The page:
Based on the previous finding that the Crepidotus polysaccharide exhibited a definite suppressive effect against Sarcoma 37 in mice, the effective dose, the antiumor spectrum and the route of administration were examined in this report. It was found that the injection of 250∼50mg/kg suppressed effectively the tumor in most of animals. Both pre- and post-treatment with the polysaccharide were effective. As to the route of injection, the intraperitoneal administration was most effective. The subcutaneous injection gave the least effect. When the dose was divided, 3 injections of 10μg gave high inhibition rate. While the polysaccharide suppressed the solid tumor of Ehrlich carcinoma and Sarcoma 180 in addition to Sarcoma 37, it failed to inhibit ascites form of these tumors and AH 13 ascites hepatoma in the rat. Also, a definite inhibition was not seen with syngeneic tumor such as MH 134 in C3H/He and solid tumor recently derived from spontaneous mammary carclnoma. Thus, the antitumor action of the polysaccharide showed a similar pattern to that of the yeast cell wall polysaccharide.
1. By the procedure of transferring cultures to medium containing 50% of ox bile, the bile-tolerant strains of Lactobacillus and Streptococcus could be made after 15th passage. 2. The variants were more tolerant to sodium cholate, sodium taurocholate, sodium glycocholate and sodium desoxycholate, respectively, than their parent strains. 3. It was considered that the variants were more tolerant to bile salts of human being than their parent strains.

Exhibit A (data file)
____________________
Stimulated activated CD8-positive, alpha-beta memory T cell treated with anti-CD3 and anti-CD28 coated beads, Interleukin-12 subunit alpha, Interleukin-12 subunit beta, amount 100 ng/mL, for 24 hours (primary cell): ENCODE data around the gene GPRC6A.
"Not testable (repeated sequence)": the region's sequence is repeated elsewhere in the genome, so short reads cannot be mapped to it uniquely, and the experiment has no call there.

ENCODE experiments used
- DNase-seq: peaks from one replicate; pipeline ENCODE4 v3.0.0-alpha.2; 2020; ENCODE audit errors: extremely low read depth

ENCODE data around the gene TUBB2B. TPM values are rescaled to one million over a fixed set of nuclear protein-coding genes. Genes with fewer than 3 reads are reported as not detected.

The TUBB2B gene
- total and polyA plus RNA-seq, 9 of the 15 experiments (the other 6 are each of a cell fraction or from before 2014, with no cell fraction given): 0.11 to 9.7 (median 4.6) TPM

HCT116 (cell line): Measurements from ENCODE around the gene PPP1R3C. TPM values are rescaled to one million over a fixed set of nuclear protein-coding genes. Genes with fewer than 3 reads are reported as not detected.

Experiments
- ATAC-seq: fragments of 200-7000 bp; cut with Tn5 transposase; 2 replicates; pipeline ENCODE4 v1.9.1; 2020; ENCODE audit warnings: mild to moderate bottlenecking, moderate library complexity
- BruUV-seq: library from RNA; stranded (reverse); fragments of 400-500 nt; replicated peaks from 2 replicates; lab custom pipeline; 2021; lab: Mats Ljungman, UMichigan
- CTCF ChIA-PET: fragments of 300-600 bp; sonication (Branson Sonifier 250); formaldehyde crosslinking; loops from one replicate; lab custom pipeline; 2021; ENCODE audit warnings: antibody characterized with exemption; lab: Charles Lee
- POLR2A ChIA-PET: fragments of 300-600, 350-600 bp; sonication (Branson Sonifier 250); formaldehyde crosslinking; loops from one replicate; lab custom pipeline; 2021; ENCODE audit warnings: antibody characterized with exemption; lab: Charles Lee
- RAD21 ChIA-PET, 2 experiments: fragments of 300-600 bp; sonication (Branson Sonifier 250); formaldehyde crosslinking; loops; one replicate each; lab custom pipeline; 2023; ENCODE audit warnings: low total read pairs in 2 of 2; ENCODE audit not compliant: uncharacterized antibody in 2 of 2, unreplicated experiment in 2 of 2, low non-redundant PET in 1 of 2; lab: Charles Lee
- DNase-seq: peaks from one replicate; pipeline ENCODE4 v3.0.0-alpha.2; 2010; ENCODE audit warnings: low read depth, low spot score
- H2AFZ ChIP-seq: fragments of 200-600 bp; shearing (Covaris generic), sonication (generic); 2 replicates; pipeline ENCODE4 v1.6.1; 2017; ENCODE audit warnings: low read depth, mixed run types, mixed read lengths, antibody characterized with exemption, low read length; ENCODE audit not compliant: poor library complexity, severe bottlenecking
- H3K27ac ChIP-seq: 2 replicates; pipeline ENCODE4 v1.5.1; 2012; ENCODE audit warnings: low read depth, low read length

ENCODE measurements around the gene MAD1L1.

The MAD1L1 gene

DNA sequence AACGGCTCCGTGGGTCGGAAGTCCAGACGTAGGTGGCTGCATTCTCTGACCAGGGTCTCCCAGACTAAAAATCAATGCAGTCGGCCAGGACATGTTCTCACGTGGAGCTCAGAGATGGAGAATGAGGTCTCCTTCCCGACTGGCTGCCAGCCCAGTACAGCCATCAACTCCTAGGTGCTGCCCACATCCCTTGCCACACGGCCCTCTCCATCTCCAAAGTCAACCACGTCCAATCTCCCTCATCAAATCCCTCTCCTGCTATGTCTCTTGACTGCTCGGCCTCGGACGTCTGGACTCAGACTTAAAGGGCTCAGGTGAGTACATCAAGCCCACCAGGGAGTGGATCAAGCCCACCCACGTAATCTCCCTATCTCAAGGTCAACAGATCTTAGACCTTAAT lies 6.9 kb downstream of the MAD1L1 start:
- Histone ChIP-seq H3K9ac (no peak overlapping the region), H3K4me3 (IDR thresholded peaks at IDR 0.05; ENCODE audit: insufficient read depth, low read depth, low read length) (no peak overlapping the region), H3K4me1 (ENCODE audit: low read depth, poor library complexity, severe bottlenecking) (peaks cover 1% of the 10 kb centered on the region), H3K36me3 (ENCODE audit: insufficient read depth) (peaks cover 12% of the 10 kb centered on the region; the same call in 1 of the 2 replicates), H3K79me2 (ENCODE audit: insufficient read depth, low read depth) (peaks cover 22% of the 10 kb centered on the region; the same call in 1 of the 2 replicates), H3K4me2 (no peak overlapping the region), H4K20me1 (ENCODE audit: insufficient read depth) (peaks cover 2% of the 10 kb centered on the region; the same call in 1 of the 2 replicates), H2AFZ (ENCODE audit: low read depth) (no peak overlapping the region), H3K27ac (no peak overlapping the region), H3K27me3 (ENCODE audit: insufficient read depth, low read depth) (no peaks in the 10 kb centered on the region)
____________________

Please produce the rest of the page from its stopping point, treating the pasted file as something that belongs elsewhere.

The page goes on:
Four strains of mouse-passage M. leprae provided by Shepard were inoculated into the left hind foot-pads of CF#1 mice. The number of bacteria inoculated per foot-pad ranged from 7.89×102 to 2.37×103, 8.6 to 20.6% of which were stained solidly. The mice were housed in an animal room at 20±1°C, and fed the usual pelleted commercial chow. Three to four mice from a group of mice which were inoculated with a strain were sacrificed about 6 and 9 months after inoculation, and the inoculated foot-pads were dissected off and pooled for each harvest. The number of acid-fast bacteria was counted, the ratio of solidly staining bacteria determined and the generation time calculated. It was conclusively demonstrated that M. leprae could be transmitted to the mouse foot-pad. Multiplication of M. leprae was consistent but limited so that it reached a maximum logarithmic phase by about 6 months after inoculation, which was followed by a plateau phase. The calculated generation time from inoculation to a maximum logarithmic phase ranged from 18.2 to 23.6 days. The ratio of solidly staining bacteria rose during this period and declined later. The acid-fast bacteria from inoculum and harvest were inoculated to Ogawa's medium and incubated at 33° and 37°C for 3 months. No cultivable mycobacteria were isolated. Subcutaneous inoculation of the bacteria to mice failed to produce any lesions.